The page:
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Upward Shift and Steepening of the Blood Pressure Response to Exercise in Hypertensive Subjects at High Altitude

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dc.contributor.author Caravita, Sergio
dc.contributor.author Faini, Andrea
dc.contributor.author Baratto, Claudia
dc.contributor.author Bilo, Grzegorz
dc.contributor.author Macarlupu, Josè Luis
dc.contributor.author Lang, Morin
dc.contributor.author Revera, Miriam
dc.contributor.author Lombardi, Carolina
dc.contributor.author Villafuerte, Francisco C.
dc.contributor.author Agostoni, Piergiuseppe
dc.contributor.author Parati, Gianfranco
dc.date.accessioned 2018-11-30T23:41:30Z
dc.date.available 2018-11-30T23:41:30Z
dc.date.issued 2018
dc.identifier.uri https://hdl.handle.net/20.500.12866/4208
dc.description.abstract BACKGROUND: Acute exposure to high-altitude hypobaric hypoxia induces a blood pressure rise in hypertensive humans, both at rest and during exercise. It is unclear whether this phenomenon reflects specific blood pressure hyperreactivity or rather an upward shift of blood pressure levels. We aimed at evaluating the extent and rate of blood pressure rise during exercise in hypertensive subjects acutely exposed to high altitude, and how these alterations can be counterbalanced by antihypertensive treatment. METHODS AND RESULTS: Fifty-five subjects with mild hypertension, double-blindly randomized to placebo or to a fixed-dose combination of an angiotensin-receptor blocker (telmisartan 80 mg) and a calcium-channel blocker (nifedipine slow release 30 mg), performed a cardiopulmonary exercise test at sea level and after the first night's stay at 3260 m altitude. High-altitude exposure caused both an 8 mm Hg upward shift (P<0.01) and a 0.4 mm Hg/mL/kg per minute steepening (P<0.05) of the systolic blood pressure/oxygen consumption relationship during exercise, independent of treatment. Telmisartan/nifedipine did not modify blood pressure reactivity to exercise (blood pressure/oxygen consumption slope), but downward shifted (P<0.001) the relationship between systolic blood pressure and oxygen consumption by 26 mm Hg, both at sea level and at altitude. Muscle oxygen delivery was not influenced by altitude exposure but was higher on telmisartan/nifedipine than on placebo (P<0.01). CONCLUSIONS: In hypertensive subjects exposed to high altitude, we observed a hypoxia-driven upward shift and steepening of the blood pressure response to exercise. The effect of the combination of telmisartan/nifedipine slow release outweighed these changes and was associated with better muscle oxygen delivery. en_US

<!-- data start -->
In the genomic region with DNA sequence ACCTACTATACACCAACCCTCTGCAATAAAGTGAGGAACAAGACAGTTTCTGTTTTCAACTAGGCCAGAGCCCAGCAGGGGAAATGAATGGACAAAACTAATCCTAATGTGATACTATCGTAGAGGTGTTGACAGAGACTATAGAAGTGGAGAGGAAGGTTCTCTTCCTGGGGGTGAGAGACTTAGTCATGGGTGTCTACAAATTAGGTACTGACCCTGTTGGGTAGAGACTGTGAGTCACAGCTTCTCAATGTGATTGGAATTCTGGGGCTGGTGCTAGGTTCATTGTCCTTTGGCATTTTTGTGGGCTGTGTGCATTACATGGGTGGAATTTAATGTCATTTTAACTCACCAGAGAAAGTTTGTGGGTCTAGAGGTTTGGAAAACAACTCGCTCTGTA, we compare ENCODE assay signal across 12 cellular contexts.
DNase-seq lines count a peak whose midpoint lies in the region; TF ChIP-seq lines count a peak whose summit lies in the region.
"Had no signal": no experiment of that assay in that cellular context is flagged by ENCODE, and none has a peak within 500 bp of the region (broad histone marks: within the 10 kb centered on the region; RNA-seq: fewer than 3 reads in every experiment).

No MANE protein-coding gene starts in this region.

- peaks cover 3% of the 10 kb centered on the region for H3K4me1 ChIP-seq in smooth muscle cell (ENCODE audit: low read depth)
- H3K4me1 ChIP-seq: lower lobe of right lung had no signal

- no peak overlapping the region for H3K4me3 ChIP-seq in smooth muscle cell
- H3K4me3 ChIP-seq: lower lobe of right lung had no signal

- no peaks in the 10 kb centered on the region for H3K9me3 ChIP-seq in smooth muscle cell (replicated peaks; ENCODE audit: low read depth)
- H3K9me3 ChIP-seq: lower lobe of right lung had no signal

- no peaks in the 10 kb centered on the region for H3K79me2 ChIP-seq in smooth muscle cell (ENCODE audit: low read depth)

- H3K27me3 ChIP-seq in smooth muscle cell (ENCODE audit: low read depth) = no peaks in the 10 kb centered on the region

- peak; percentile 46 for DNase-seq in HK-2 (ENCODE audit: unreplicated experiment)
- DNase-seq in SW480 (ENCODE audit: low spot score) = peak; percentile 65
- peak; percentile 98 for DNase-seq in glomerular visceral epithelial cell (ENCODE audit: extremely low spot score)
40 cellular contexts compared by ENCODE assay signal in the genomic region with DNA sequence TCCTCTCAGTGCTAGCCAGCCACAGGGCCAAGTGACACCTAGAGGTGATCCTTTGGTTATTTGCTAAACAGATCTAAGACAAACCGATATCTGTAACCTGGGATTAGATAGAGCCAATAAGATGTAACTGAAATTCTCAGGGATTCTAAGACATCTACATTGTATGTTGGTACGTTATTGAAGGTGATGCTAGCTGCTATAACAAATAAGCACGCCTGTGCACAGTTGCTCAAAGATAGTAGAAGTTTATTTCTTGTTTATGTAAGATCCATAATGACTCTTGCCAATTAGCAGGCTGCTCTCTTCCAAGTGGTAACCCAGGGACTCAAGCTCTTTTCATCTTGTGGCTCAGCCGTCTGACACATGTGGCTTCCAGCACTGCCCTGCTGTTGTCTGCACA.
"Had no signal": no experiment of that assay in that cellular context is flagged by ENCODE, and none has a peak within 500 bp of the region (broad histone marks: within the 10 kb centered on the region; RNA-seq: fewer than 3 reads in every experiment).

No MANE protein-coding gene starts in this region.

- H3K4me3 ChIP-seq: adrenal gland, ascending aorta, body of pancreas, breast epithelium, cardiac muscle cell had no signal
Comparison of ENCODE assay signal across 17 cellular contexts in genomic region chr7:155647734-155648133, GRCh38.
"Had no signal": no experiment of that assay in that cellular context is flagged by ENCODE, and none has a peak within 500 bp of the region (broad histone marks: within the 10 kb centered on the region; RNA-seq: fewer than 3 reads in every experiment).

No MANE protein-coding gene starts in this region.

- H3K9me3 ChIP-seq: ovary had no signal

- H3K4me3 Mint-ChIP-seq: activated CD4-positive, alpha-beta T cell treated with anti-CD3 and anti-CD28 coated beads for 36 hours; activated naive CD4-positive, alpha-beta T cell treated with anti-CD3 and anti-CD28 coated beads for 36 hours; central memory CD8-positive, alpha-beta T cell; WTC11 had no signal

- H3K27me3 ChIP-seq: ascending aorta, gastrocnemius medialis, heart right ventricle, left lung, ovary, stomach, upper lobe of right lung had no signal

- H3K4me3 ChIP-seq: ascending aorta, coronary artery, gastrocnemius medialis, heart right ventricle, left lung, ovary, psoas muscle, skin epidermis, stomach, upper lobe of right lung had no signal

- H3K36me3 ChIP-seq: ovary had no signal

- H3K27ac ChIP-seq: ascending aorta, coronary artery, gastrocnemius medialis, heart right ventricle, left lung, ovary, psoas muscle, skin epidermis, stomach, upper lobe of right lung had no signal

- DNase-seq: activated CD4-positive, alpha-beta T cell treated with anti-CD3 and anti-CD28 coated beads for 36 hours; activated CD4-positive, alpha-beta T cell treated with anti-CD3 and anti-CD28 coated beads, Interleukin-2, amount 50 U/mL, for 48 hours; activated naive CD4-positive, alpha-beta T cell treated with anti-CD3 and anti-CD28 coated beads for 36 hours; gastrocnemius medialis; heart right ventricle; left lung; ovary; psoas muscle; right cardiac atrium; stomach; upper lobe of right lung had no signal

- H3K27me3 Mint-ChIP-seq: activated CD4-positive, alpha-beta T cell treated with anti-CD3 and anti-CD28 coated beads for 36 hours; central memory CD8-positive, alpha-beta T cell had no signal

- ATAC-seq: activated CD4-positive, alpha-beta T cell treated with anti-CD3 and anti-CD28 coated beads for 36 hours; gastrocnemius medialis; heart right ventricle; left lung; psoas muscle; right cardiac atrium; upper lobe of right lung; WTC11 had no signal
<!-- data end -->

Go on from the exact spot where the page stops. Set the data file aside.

dc.language.iso eng
dc.publisher Wiley
dc.relation.ispartof urn:issn:2047-9980
dc.rights info:eu-repo/semantics/restrictedAccess
dc.rights.uri https://creativecommons.org/licenses/by-nc-nd/4.0/deed.es
dc.subject high altitude en_US
dc.subject blood pressure en_US
dc.subject exercise physiology en_US
dc.subject hypoxia en_US
dc.subject oxygen consumption en_US
dc.title Upward Shift and Steepening of the Blood Pressure Response to Exercise in Hypertensive Subjects at High Altitude en_US
dc.type info:eu-repo/semantics/article
dc.identifier.doi https://doi.org/10.1161/JAHA.117.008506
dc.subject.ocde https://purl.org/pe-repo/ocde/ford#3.02.00 es_PE

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